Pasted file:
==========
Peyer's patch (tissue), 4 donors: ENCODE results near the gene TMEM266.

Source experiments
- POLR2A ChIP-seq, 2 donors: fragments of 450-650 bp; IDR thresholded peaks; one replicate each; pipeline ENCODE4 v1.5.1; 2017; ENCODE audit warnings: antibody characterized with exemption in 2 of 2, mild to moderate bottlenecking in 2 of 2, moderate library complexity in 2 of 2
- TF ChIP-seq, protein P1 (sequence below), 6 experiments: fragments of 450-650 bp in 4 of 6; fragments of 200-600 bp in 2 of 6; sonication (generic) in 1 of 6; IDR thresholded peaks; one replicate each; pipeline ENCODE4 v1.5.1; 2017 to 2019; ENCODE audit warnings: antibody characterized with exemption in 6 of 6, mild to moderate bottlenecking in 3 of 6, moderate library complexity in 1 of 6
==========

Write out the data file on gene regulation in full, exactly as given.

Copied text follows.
Peyer's patch (tissue), 4 donors: ENCODE results near the gene TMEM266.

Source experiments
- POLR2A ChIP-seq, 2 donors: fragments of 450-650 bp; IDR thresholded peaks; one replicate each; pipeline ENCODE4 v1.5.1; 2017; ENCODE audit warnings: antibody characterized with exemption in 2 of 2, mild to moderate bottlenecking in 2 of 2, moderate library complexity in 2 of 2
- TF ChIP-seq, protein P1 (sequence below), 6 experiments: fragments of 450-650 bp in 4 of 6; fragments of 200-600 bp in 2 of 6; sonication (generic) in 1 of 6; IDR thresholded peaks; one replicate each; pipeline ENCODE4 v1.5.1; 2017 to 2019; ENCODE audit warnings: antibody characterized with exemption in 6 of 6, mild to moderate bottlenecking in 3 of 6, moderate library complexity in 1 of 6